Rolls-Royce F130 - New Engine For B-52 Strategic Bomber Begins Testing

Rolls-Royce F130 - New Engine For B-52 Strategic Bomber Begins Testing

In order to extend its service life until 2050, the B-52 Stratofortress strategic bomber underwent the Commercial Engine Replacement Program (CERP), namely the installation of a new engine, Rolls-Royce F130, which replaces the current engine, Pratt & Whitney TF33-PW-103 which has been used since the 1960s.

And on March 1, 2023, Rolls-Royce announced that it had started testing the F130 engine at NASA's Stennis Space Center, in Mississippi. Quoted from (1/3/2023), Rolls-Royce said that the test on March 1 marked the first time the F130 engine was tested in a dual-pod engine configuration for the B-52 bomber.

Engine testing at NASA's Stennis Space Center, which follows wind tunnel testing of the new engine's nacelles, will focus on crosswind aerodynamic flow as well as ensuring the successful operation of the engine's digital control system.

Initial results from testing are very positive with additional testing data to analyze over the next few months. The US Air Force plans to complete integration activities and deliver the first lots of modified B-52 aircraft in the 2026–2027 timeframe, with initial operational capability of the B-52 expected in 2030.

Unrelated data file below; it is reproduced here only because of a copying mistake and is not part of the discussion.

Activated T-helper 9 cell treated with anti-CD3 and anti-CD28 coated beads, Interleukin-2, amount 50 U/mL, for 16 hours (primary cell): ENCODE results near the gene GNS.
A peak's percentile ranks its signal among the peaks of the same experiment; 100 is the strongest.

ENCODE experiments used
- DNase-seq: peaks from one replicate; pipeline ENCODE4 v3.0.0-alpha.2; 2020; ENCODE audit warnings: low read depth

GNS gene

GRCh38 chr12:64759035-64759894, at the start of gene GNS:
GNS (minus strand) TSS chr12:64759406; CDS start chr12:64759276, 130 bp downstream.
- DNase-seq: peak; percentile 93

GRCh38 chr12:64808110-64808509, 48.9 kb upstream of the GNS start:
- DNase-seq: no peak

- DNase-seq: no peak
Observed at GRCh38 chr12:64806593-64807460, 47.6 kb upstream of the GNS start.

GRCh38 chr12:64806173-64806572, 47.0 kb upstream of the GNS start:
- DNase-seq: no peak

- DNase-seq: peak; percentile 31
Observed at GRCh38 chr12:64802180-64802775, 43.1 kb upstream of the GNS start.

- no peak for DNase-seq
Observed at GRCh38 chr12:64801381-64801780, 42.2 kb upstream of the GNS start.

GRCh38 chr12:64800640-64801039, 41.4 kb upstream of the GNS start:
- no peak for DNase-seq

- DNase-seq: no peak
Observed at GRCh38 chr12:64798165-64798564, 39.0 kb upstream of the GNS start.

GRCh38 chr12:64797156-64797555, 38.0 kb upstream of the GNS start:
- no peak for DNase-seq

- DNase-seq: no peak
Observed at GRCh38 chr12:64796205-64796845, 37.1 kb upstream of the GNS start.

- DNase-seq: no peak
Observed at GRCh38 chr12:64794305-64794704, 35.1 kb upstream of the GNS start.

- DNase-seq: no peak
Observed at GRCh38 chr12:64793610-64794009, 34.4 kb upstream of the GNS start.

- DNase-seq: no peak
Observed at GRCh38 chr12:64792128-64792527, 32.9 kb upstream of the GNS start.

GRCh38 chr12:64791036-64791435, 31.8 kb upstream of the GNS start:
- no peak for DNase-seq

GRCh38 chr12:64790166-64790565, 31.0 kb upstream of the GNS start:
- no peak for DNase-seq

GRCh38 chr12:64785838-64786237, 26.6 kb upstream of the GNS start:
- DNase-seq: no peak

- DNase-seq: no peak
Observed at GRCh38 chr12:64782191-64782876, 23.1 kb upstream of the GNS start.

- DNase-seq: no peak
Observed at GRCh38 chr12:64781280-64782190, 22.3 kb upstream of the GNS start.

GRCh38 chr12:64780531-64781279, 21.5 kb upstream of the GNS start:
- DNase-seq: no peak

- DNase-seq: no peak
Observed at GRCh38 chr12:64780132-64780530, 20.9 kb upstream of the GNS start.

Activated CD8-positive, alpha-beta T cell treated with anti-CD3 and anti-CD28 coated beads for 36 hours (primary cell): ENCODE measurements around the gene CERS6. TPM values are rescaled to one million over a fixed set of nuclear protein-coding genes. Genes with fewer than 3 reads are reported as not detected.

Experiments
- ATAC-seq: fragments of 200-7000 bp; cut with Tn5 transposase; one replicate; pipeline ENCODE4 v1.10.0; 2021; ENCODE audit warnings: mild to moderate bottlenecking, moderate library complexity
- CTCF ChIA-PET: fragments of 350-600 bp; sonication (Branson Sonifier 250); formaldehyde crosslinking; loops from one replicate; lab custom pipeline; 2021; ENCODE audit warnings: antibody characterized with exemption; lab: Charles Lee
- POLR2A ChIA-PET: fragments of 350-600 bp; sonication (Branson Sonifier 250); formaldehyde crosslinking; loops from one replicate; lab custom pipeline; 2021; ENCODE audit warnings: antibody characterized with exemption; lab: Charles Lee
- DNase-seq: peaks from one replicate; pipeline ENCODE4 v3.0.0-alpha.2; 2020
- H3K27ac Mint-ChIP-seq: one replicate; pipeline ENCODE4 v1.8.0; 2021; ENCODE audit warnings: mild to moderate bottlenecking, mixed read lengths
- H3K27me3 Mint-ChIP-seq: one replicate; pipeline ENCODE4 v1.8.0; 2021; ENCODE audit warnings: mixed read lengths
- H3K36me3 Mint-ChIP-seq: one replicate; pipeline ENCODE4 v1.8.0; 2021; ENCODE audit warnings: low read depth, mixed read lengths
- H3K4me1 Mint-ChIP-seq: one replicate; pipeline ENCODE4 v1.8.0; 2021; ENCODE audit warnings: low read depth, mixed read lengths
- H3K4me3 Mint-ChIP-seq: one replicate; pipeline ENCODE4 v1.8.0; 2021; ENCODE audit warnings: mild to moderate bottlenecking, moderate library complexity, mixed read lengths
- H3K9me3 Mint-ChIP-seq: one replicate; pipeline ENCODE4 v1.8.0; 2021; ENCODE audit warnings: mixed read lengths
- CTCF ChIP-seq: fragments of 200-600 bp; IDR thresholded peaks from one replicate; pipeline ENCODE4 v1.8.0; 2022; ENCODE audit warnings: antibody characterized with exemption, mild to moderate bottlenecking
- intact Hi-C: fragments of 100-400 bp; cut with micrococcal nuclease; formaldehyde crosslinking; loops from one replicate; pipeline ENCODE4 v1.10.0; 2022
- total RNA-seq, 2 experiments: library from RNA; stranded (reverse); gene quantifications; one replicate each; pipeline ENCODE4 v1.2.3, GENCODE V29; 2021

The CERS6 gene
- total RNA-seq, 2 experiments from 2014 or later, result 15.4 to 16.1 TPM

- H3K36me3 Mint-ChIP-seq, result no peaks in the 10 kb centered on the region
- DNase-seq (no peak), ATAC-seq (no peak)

The new engines are expected to remain on the B-52 for the service life of the aircraft, at least into 2050 increasing fuel efficiency and range, reducing emissions in unburned hydrocarbons, and significantly reducing maintenance costs.

The F130 engine will be manufactured, assembled and tested at Rolls-Royce's facility in Indianapolis, the company's largest production facility in the US. Rolls-Royce has invested US$1 Billion in recent years to completely modernize its manufacturing and testing facilities in Indianapolis.

The TF-33 engines currently in service can no longer be supported after 2030, so the B-52 Commercial Engine Replacement Program began in 2018, with General Electric Aviation, Pratt & Whitney and Rolls-Royce vying for the contract.

And the winner was Rolls-Royce with a military version of the BR725 engine used by the Gulfstream G650 business jet and currently used as a powertrain on BACN's C-37 and E-11 jet transport aircraft in service with the US Air Force.

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